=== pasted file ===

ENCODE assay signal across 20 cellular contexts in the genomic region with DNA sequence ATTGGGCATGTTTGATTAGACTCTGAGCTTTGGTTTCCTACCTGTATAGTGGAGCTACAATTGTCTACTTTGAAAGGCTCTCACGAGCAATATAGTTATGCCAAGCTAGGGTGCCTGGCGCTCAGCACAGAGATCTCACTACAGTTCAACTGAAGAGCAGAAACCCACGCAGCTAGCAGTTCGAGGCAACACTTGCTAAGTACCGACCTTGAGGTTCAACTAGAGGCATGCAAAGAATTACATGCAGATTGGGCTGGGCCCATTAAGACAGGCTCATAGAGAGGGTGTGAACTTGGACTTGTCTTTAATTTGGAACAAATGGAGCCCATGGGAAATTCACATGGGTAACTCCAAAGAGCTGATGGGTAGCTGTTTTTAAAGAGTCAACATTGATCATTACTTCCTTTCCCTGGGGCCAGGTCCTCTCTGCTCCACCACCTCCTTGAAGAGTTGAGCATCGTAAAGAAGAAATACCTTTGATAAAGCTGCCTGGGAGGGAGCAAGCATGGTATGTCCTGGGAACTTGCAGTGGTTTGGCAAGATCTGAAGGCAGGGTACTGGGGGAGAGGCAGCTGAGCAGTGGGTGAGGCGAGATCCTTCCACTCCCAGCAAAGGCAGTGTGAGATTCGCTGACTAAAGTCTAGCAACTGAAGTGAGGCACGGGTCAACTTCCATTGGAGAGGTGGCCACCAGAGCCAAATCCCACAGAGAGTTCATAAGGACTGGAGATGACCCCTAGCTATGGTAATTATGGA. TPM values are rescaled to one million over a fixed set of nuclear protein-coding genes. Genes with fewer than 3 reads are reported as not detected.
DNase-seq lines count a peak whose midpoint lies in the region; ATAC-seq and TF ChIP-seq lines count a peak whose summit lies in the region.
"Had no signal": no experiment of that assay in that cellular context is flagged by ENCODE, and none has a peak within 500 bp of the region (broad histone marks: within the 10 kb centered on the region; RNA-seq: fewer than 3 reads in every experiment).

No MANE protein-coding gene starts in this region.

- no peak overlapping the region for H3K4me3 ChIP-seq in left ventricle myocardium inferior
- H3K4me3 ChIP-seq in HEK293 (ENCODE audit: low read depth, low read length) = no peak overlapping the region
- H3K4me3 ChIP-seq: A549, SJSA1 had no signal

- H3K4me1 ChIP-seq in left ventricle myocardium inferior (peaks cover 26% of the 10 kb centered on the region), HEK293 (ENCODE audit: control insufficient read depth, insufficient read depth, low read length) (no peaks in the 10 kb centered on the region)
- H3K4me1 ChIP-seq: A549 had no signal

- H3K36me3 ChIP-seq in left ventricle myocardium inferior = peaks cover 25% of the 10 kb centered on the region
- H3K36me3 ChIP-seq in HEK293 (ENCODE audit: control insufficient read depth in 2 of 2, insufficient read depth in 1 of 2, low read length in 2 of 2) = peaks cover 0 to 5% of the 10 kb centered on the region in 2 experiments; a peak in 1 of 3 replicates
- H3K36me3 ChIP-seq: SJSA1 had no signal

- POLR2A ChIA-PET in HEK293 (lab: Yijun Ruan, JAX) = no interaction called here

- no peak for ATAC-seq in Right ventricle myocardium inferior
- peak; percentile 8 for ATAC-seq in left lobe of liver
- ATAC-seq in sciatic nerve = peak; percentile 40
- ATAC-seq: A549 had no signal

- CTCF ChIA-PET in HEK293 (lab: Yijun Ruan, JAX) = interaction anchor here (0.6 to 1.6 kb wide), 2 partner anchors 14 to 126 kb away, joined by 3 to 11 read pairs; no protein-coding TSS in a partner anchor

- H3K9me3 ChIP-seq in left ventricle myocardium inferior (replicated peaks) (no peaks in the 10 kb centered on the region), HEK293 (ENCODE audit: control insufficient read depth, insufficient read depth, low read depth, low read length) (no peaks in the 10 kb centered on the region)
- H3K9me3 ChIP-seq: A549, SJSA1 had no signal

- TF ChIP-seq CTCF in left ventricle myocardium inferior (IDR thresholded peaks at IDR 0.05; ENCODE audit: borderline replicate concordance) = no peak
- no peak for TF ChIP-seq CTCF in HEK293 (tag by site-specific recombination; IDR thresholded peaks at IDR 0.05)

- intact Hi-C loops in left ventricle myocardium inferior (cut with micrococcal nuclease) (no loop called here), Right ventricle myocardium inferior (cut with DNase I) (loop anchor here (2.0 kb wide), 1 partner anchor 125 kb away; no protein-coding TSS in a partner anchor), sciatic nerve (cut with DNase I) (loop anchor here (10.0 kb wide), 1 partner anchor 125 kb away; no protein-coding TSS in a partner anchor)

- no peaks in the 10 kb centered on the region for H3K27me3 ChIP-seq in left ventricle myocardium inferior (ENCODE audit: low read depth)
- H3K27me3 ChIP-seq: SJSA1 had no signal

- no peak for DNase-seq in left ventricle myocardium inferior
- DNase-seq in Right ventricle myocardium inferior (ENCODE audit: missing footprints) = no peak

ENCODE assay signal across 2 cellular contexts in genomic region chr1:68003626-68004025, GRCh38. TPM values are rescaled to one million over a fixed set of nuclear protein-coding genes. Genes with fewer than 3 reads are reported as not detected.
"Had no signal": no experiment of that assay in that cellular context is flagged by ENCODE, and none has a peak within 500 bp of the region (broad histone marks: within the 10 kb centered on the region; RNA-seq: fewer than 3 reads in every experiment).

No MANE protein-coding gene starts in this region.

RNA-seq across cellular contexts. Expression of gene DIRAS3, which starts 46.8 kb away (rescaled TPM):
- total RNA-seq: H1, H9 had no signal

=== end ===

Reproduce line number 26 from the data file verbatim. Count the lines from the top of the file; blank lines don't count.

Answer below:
- no peak for DNase-seq in left ventricle myocardium inferior